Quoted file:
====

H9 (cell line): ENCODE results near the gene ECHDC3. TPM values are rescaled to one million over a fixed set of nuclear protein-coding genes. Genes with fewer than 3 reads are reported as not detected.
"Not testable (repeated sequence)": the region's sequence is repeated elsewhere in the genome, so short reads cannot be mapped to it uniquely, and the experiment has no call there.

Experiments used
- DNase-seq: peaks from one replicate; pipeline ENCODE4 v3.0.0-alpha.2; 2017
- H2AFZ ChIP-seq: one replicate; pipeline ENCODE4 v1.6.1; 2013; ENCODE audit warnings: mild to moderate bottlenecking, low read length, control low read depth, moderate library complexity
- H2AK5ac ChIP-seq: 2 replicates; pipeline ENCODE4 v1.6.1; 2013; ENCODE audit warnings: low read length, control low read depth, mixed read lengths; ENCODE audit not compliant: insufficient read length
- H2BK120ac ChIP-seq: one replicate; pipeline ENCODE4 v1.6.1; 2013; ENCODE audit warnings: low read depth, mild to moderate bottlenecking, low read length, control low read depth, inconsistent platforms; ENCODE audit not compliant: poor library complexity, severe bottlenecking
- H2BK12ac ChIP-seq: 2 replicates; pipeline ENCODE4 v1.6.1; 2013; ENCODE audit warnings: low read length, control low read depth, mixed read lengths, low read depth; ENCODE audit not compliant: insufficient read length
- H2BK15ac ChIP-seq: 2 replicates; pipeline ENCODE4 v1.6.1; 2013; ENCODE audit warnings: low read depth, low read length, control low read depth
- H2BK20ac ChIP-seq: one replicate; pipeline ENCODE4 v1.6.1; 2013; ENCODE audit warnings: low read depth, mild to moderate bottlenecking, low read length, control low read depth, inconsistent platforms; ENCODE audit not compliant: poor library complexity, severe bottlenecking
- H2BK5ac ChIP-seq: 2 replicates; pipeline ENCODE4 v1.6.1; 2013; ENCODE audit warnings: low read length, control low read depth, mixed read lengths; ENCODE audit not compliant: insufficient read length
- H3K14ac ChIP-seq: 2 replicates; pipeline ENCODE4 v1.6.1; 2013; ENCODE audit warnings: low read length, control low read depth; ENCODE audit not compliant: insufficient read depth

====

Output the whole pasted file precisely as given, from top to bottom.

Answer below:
H9 (cell line): ENCODE results near the gene ECHDC3. TPM values are rescaled to one million over a fixed set of nuclear protein-coding genes. Genes with fewer than 3 reads are reported as not detected.
"Not testable (repeated sequence)": the region's sequence is repeated elsewhere in the genome, so short reads cannot be mapped to it uniquely, and the experiment has no call there.

Experiments used
- DNase-seq: peaks from one replicate; pipeline ENCODE4 v3.0.0-alpha.2; 2017
- H2AFZ ChIP-seq: one replicate; pipeline ENCODE4 v1.6.1; 2013; ENCODE audit warnings: mild to moderate bottlenecking, low read length, control low read depth, moderate library complexity
- H2AK5ac ChIP-seq: 2 replicates; pipeline ENCODE4 v1.6.1; 2013; ENCODE audit warnings: low read length, control low read depth, mixed read lengths; ENCODE audit not compliant: insufficient read length
- H2BK120ac ChIP-seq: one replicate; pipeline ENCODE4 v1.6.1; 2013; ENCODE audit warnings: low read depth, mild to moderate bottlenecking, low read length, control low read depth, inconsistent platforms; ENCODE audit not compliant: poor library complexity, severe bottlenecking
- H2BK12ac ChIP-seq: 2 replicates; pipeline ENCODE4 v1.6.1; 2013; ENCODE audit warnings: low read length, control low read depth, mixed read lengths, low read depth; ENCODE audit not compliant: insufficient read length
- H2BK15ac ChIP-seq: 2 replicates; pipeline ENCODE4 v1.6.1; 2013; ENCODE audit warnings: low read depth, low read length, control low read depth
- H2BK20ac ChIP-seq: one replicate; pipeline ENCODE4 v1.6.1; 2013; ENCODE audit warnings: low read depth, mild to moderate bottlenecking, low read length, control low read depth, inconsistent platforms; ENCODE audit not compliant: poor library complexity, severe bottlenecking
- H2BK5ac ChIP-seq: 2 replicates; pipeline ENCODE4 v1.6.1; 2013; ENCODE audit warnings: low read length, control low read depth, mixed read lengths; ENCODE audit not compliant: insufficient read length
- H3K14ac ChIP-seq: 2 replicates; pipeline ENCODE4 v1.6.1; 2013; ENCODE audit warnings: low read length, control low read depth; ENCODE audit not compliant: insufficient read depth